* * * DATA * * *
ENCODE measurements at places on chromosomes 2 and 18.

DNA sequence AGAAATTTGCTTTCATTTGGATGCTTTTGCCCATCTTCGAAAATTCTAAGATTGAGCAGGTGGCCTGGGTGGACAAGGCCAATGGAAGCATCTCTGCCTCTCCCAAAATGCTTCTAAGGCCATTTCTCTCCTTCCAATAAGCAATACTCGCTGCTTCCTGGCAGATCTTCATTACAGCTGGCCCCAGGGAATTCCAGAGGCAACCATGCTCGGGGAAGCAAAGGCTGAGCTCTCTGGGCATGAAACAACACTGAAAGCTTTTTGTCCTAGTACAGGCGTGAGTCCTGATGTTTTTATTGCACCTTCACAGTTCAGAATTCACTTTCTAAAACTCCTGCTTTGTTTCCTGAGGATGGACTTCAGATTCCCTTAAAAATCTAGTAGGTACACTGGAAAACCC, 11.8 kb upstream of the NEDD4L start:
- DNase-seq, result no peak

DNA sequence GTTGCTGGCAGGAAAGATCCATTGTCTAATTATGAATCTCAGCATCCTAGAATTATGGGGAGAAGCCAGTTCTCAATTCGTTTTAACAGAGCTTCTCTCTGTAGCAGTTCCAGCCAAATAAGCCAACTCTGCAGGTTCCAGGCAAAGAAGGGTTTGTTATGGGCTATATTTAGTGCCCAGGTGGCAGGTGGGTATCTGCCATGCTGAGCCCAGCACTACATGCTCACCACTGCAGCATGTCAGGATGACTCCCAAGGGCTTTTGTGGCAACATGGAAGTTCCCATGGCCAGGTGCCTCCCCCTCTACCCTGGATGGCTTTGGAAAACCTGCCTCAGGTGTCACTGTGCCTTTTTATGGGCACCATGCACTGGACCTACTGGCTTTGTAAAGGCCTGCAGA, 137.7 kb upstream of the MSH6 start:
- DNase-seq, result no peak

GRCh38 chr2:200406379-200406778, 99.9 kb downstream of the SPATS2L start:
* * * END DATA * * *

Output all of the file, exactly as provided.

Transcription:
ENCODE measurements at places on chromosomes 2 and 18.

DNA sequence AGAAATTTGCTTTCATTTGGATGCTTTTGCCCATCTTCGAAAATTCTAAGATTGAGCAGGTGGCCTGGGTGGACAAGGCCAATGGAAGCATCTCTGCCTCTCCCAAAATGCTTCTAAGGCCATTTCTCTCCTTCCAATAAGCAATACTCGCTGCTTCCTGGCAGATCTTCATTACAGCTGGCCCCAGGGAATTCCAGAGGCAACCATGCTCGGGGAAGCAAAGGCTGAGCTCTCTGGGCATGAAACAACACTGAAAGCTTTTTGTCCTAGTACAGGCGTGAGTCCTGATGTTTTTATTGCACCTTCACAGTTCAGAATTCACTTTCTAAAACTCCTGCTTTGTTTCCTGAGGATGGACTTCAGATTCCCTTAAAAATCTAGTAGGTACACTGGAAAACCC, 11.8 kb upstream of the NEDD4L start:
- DNase-seq, result no peak

DNA sequence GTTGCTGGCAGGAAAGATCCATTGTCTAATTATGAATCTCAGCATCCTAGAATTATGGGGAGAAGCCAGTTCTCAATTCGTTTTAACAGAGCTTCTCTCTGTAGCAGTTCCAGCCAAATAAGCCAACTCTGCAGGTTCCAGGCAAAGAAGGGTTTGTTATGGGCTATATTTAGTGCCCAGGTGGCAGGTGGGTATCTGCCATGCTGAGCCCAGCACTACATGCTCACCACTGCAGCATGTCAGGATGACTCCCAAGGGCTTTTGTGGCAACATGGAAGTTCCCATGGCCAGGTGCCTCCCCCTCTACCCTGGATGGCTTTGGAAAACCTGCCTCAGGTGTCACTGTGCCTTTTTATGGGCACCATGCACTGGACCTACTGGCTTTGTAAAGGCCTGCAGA, 137.7 kb upstream of the MSH6 start:
- DNase-seq, result no peak

GRCh38 chr2:200406379-200406778, 99.9 kb downstream of the SPATS2L start: